In my book Think Like a Rock Star, I make the point that the rock concert is probably the greatest marketing tactic ever created. The beauty of the rock concert is that it gives fans a way to see and connect with their favorite rock star in a way that they can’t get from buying their albums or merchandise.
But more than that, it gives fans of that rock star a way to connect with each other. The importance of being able to connect with like-minded people that love the same rock star cannot be overstated. When you put a group of people together that share a common interest, it gives them a chance to connect with each other, and to become a community.
You hear so many content marketers talking about the importance of building an audience for your content. They talk about how to tailor your content so that it finds and grows an audience.
But what about building a community around your content? And what’s the difference between an audience and a community in regards to your content or your brand or your idea?
Meet Tim and Jason
Tim and Jason are both fans of Alabama football. In terms of our discussion here, Tim will be your audience, Jason will be your community. Let’s look at how they differ:
Tim – Tim has been a fan of Alabama football since 2010, right after Alabama won its first National Championship under current coach Nick Saban. He has an Alabama cap and a couple of shirts, which he likes to wear on gameday. He tries to watch as many Alabama football games on TV as he can, although he does miss a few due to work and other activities. If Coach Saban retired and Alabama football had a losing season, he would probably start cheering for another team.
Tim is what you would call the ‘audience’ for your content. He will stick around as long as you are giving him useful content, and he’s just here for the content.
Jason – Jason is what you would call a ‘die hard’ Alabama fan. So are his parents and all his friends. Jason attended his first Alabama football game when he was 12 years old. He grew up watching Alabama football lose under Mike Dubose and later Mike Shula, which makes him appreciate even more how successful Alabama football is now. Jason is a season ticket-holder, and prior to last year, he attended every home game. He loves being on campus and each trip to Tuscaloosa was a day-long event. He would arrive on campus around 6 am, and tailgate for several hours prior to the start of the game. He enjoys meeting other Alabama football fans, and knows all the fans that tailgate around him for each game. As he’s gotten older, he spends more and more time on campus, he loves seeing all the sights and meeting other Alabama football fans and sharing stories about past seasons.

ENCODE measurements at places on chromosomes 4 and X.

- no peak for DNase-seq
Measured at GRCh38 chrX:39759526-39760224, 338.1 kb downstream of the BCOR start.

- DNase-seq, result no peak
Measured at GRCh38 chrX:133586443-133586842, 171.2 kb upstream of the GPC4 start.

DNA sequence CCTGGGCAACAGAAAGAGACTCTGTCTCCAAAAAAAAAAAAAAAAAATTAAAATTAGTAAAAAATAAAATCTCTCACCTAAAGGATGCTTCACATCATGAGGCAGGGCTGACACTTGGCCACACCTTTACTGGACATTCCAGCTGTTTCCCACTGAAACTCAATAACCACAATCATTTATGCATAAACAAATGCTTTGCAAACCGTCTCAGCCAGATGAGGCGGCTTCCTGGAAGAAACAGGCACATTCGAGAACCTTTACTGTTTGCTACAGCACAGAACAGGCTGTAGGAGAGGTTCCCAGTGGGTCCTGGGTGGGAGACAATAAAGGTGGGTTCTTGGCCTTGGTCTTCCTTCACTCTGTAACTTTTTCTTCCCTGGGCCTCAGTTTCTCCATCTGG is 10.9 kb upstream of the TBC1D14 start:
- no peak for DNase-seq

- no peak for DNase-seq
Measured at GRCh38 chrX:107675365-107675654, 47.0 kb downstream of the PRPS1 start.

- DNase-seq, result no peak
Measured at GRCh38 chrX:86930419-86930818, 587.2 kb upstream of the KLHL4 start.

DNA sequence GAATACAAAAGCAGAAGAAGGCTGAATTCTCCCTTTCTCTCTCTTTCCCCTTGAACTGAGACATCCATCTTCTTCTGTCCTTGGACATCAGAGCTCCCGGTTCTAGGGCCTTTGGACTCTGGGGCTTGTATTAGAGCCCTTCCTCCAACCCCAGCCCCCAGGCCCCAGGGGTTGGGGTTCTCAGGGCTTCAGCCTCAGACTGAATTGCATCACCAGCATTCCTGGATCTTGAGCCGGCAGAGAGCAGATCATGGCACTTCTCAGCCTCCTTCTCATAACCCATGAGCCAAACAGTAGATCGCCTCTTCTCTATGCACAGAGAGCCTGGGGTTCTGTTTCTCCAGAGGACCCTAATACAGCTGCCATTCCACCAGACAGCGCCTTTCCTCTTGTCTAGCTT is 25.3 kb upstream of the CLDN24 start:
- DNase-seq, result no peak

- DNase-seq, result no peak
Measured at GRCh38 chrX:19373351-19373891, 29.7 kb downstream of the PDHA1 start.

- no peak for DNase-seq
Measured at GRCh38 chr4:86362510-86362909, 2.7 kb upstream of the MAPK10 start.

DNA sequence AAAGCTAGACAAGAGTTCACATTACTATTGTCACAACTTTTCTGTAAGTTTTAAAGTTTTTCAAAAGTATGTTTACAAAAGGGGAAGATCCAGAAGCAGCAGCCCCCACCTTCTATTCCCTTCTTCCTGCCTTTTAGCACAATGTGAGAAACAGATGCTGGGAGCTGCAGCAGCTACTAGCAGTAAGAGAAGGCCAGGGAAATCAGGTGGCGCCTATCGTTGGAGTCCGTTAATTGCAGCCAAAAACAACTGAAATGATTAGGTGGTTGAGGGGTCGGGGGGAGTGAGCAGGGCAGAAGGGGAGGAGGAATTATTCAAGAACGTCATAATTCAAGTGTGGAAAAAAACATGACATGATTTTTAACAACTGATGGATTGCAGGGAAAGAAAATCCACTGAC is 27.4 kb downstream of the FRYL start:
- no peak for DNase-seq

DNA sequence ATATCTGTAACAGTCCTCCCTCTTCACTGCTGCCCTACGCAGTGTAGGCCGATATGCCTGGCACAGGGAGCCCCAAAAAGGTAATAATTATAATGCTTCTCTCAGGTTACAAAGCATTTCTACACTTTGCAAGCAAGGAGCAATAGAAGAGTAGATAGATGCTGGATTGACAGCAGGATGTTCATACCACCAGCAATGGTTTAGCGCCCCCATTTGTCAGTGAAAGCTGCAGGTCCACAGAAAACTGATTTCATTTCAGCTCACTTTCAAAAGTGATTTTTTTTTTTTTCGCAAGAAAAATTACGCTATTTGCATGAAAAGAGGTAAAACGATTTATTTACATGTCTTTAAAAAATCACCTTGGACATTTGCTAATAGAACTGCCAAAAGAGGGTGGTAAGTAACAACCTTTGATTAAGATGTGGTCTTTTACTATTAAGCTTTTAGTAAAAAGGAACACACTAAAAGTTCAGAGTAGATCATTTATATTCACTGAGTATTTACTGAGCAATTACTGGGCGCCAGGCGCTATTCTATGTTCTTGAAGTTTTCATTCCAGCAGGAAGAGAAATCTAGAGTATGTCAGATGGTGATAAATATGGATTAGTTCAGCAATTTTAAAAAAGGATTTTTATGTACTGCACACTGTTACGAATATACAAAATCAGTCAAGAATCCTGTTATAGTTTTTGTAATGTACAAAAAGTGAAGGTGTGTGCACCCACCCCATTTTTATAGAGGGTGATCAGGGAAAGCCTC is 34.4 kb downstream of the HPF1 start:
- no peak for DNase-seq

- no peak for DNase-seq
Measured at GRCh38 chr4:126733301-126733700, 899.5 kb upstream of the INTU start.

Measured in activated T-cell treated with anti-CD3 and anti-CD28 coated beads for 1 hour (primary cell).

Jason is what you would call the ‘community’ around your content. He loves your content, but he also loves communicating and engaging with other people that also love your content.
As you read these personas for Tim and Jason, note the main difference: Jason is far more invested in your content, because he’s part of a community that loves your content, and he loves connecting with other members of that community.
Here’s another way to think of the difference:
The term "Community" is thrown around a lot today, especially in creator circles.
Let's be clear about one thing — if you're not fostering connections between your readers, you don't have a community, you have an audience. pic.twitter.com/G3Xg2bayii
— Ethan Brooks (@damn_ethan) January 17, 2021
Members of your community are actively engaged and invested in the community that they are a part of. They will devote more resources, whether its time or money (or both) to you and your community and seeing both grow.
So consider this when deciding if you want an audience for your content, or a community. And some people only want an audience, and there’s nothing wrong with that. They just want to create great content, and have people appreciate it, and that’s it.
But some people want to have a true community around their content. They want to create content that is found to be valuable with an audience, but they then want that audience to be connected with each other and become a community. They are willing to put in the extra time and energy to get to know the people that enjoy their content, and help those people connect with each other.
A community is more invested in seeing that community, and the things, ideas and people they support, succeed.